Reader reviews and comments on Waiting for Eden, plus links to write your own review.

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Waiting for Eden

by Elliot Ackerman

Waiting for Eden by Elliot Ackerman X
Waiting for Eden by Elliot Ackerman
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  • First Published:
    Sep 2018, 192 pages
    Paperback:
    Sep 2019, 240 pages

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Book Reviewed by:
Kim Kovacs
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There are currently 4 reader reviews for Waiting for Eden
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Power Reviewer
Sandi W.

genius of consciousness
Given the time to think about this book for the last two days, I have changed my rating from 4 stars to 5 stars. Not many books get this rating from me, but in afterthought I truly believe that this book should be one of them.

Such a sad book. Sad, from the narrator of the story, to the circumstance of the story, all the way to the end of the story. Sad can only describe the situation of the story being told, but it is so instructional and thought provoking in it's element. Pain, relationship, loyalty, communication, fear, loss; this novel touches on each, and not only gives you their insight, but awakens you to at least start to think about what each of these emotions mean to you.

I began to truly love each of these characters and to empathize with their individual positions. Who seeks death and why? Is there a 'between space'? Who stops in the 'between space'? Ackerman has written with the genius of consciousness, what no man can truly convey.
Diane S.

Waiting for Eden
Many moons ago, when I was a junior in high school I read a book for my contemporary history class, called, Johnny got his gun. Several years back I read a novel called, Never let you go, and I had such a strong, visceral reaction to those two books that they haunt me to this day. This book will join that list. In this slim, relatively short book, Ackerman has penned a powerful narrative on the horrible cost of war. Centering this story, that I'm sure is a reality for some, on only a few people, and limiting the setting to only what is necessary, he has created an insular novel, from which it is hard to look away. The narrative voice, a friend of Edens, takes us back and forth, but only as far as what the reader needs to kno. How Eden got here, and how his wife and daughter, Tangled their lives together. We also hear the inner thoughts of Eden as he lays in his bed.

Waiting, the many who wait, for news of their loved ones, for lives to restart, for healing, moments of grace, and of course waiting for death. The terribly, high costs of wars that seem to gain do little, but cost so much. The author also employed what I consider another masterful stroke, a repeating description of something that brings out the human side of Eden, making him personal and memorable to the reader. In the novel, She rides Shotgun, the author used a teddy bear that talked and emoted, I won't forget that detail and hence for me it made the book unforgettable. Here,the detail is not as innocuous or harmless as a teddy. I won't tell you what it is but it is equally if not more so memorable.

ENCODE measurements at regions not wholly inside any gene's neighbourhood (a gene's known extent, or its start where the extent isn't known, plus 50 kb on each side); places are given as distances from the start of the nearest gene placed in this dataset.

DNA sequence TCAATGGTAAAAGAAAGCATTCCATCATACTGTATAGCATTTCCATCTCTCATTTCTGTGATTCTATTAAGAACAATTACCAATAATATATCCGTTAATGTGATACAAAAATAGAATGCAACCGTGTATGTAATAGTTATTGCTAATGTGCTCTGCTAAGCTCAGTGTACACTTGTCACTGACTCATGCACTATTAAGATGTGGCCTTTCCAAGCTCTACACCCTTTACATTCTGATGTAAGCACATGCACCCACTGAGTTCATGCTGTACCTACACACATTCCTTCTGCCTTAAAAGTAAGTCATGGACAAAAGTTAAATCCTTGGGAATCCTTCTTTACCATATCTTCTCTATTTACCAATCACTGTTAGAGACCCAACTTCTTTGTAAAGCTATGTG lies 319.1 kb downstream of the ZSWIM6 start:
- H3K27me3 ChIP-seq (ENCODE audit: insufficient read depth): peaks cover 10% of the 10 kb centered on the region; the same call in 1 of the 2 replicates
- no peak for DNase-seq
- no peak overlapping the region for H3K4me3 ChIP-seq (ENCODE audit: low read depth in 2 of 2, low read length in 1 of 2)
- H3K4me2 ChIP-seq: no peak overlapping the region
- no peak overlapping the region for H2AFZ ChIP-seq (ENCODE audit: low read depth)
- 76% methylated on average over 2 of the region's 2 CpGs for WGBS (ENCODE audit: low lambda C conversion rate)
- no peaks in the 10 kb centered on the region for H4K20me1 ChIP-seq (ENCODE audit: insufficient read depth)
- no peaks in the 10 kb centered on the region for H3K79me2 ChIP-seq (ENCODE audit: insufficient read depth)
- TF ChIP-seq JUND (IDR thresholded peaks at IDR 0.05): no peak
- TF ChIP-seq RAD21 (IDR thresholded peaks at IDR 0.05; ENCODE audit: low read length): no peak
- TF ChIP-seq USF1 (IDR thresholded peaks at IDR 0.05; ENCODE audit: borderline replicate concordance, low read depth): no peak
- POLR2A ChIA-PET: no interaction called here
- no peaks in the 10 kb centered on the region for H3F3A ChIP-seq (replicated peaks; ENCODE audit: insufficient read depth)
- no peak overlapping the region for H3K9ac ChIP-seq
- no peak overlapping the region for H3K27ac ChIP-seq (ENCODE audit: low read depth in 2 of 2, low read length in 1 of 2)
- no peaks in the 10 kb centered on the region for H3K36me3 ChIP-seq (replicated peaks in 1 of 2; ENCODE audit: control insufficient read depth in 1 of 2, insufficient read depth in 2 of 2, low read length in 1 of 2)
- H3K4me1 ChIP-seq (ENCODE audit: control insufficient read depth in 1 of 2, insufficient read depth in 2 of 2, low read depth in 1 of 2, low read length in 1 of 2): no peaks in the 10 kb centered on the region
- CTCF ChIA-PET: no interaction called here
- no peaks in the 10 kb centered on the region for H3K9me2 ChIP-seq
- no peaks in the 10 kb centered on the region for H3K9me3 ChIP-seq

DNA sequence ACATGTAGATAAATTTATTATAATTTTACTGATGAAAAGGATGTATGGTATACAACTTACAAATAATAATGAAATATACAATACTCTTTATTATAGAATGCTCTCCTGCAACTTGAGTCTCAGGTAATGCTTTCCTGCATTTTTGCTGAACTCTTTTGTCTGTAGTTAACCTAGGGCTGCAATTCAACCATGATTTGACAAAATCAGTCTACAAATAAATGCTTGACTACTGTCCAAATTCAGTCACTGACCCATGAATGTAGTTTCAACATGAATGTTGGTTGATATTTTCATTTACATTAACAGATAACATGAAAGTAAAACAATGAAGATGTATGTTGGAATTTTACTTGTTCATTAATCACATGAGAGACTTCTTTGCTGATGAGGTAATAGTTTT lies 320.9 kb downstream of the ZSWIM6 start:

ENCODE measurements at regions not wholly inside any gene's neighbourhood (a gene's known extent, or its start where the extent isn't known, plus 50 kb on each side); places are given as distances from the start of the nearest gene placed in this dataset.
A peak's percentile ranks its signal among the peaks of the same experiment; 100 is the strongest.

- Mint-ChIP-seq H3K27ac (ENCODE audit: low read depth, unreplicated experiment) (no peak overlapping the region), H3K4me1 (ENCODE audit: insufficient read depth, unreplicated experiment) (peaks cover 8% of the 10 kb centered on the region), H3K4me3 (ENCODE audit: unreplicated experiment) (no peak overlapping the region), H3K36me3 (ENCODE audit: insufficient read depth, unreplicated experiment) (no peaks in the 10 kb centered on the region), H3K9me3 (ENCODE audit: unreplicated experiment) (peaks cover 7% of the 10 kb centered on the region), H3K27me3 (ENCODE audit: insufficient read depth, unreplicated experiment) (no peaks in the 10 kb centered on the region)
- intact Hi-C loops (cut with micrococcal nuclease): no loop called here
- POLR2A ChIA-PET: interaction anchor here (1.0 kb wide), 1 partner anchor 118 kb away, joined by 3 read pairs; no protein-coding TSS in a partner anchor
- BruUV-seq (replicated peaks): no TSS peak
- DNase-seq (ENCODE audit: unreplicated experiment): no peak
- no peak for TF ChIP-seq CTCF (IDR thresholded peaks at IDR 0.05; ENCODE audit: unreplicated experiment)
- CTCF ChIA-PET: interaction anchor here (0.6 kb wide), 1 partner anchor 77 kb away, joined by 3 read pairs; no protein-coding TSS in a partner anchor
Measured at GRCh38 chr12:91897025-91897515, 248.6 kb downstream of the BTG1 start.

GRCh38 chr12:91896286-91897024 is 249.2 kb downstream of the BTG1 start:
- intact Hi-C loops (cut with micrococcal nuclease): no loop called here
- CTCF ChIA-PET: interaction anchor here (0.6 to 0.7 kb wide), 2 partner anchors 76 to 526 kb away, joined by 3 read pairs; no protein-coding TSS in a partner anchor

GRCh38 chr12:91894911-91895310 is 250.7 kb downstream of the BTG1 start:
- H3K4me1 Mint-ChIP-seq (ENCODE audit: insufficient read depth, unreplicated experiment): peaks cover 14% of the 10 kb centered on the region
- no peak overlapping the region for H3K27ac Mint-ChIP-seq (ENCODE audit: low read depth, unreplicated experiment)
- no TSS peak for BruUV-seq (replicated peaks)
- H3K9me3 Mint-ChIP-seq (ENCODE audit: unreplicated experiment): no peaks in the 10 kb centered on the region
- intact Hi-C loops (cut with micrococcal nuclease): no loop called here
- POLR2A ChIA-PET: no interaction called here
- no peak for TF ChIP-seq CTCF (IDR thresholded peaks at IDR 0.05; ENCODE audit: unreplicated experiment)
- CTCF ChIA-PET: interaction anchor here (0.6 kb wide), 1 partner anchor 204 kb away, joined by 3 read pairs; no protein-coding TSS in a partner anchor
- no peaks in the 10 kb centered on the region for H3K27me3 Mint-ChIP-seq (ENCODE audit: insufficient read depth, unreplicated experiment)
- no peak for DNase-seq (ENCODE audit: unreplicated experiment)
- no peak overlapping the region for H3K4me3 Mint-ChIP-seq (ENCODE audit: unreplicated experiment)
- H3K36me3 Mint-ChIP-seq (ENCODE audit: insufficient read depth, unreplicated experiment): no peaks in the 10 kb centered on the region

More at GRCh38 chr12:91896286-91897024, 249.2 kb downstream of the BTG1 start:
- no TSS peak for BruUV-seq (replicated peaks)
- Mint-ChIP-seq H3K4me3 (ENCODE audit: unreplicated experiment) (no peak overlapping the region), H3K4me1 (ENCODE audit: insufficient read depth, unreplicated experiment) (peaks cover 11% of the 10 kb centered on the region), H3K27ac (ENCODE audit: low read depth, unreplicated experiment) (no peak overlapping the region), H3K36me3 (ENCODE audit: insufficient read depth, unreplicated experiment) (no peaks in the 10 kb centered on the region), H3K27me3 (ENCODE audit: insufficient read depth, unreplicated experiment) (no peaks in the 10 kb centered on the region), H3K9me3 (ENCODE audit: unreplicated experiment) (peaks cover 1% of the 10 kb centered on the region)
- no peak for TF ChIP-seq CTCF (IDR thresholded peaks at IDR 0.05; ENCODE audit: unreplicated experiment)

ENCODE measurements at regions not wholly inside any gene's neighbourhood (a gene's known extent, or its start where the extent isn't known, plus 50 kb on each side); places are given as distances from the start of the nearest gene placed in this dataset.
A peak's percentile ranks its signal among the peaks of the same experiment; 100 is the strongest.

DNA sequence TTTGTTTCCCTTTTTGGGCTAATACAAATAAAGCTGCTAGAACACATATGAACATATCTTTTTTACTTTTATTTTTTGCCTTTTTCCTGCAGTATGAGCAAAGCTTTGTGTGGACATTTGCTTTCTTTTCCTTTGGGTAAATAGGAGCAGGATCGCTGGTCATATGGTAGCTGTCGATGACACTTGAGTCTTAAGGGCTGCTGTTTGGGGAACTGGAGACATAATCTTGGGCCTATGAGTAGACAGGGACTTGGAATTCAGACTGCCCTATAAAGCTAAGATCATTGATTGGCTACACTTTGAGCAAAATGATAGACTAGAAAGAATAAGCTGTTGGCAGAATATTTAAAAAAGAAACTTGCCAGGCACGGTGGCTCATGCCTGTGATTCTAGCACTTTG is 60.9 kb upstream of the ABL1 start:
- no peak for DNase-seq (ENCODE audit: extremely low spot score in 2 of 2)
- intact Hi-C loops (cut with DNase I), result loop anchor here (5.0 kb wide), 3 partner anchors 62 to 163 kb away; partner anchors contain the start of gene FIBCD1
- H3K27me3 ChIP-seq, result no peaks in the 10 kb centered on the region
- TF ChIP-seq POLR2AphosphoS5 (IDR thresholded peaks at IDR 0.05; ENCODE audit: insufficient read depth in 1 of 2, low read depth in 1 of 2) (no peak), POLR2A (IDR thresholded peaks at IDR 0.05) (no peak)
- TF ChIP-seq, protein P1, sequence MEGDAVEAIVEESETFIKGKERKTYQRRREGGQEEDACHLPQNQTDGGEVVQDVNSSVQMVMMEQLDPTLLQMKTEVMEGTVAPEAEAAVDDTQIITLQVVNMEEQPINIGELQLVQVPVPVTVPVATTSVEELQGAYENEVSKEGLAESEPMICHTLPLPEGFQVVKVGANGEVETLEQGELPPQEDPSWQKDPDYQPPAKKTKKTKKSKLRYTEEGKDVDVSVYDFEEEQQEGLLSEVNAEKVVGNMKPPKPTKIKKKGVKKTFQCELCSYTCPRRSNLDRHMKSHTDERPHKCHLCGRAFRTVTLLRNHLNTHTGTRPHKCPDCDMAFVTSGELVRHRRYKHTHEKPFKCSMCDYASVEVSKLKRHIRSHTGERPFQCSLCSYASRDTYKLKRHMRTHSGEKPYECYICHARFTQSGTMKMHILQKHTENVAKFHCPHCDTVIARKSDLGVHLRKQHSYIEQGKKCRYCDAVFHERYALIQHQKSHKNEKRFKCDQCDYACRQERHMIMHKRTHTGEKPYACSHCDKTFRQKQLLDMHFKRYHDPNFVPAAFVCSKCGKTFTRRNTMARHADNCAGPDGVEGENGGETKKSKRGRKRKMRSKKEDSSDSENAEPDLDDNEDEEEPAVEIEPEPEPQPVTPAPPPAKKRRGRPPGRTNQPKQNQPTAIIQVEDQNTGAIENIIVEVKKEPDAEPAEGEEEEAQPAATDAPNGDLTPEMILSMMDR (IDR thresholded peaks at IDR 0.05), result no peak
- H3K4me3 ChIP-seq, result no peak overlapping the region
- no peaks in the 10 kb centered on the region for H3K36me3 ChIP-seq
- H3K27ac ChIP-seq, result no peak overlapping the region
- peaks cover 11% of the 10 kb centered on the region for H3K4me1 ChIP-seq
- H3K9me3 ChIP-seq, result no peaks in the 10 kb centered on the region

This is not a happy, little book, but a necessary one. A wake up call, a shock if you will to those of us lucky enough not to be waiting, not to be personally involved in the horrible effects or after effects of war. Those of us who can sit on our couches and just watch various scenes play out on the television. I won't forget this incredibly powerful and moving story.
Suzy Approved

Tugged At My Heart
Eden Malcolm is an Iraqi war veteran who was severely burned by an explosion during a tour. He has been hospitalized for several years and is unable to move or communicate. He is visited daily by his wife, Mary, and has never seen his young daughter who was born while he was deployed. Eden was joined in Iraq by his best friend but he died in the same explosion. This friend serves as the narrator for the story which swaps back and forth between pre- and post-tragedy. Mary’s reluctance to end his suffering is a key focal point of the story.

Waiting For Eden by Elliot Ackerman tugged at my heart. I was surprised by the small size of the book but it is so wonderfully written and full of emotional content that it’s destined to make a bunch of “favorites” lists.
Susan Thomas

Well-written, but very fictionalized medical care
It would have been a 4, except for the following reasons discussed. Read this for my book group and while I really wanted to like it for its writing style, I could not look past the lack of medical and nursing knowledge to get there.

I tried to decide if the book was merely allegory and not factual, but couldn’t get there, either.

A burn victim would have his burns debrided almost every day, as well as having the burned tissue covered with special hydrocollate dressings to keep skin surface protected. None of this was done for Eden. Also, there is no signing by a next of kin to give normal care, only to make a patient a “no code,” meaning he would not receive CPR or advanced life support. It is unclear whether Eden was intubated and on a ventilator, but the text refers several times to a “breathing machine” kicking on. Not sure what that means here. Also, where he bites his tongue, he clearly does not have an endotracheal tube in place. I am really unclear what is meant by allowing for hastening his death. That is not done in hospitals. Yes, morphine for pain, which may depress respirations in a dying patient, but not something given particularly to “take him out.”

Therefore, what could have been a very good book, ends up lacking for me.
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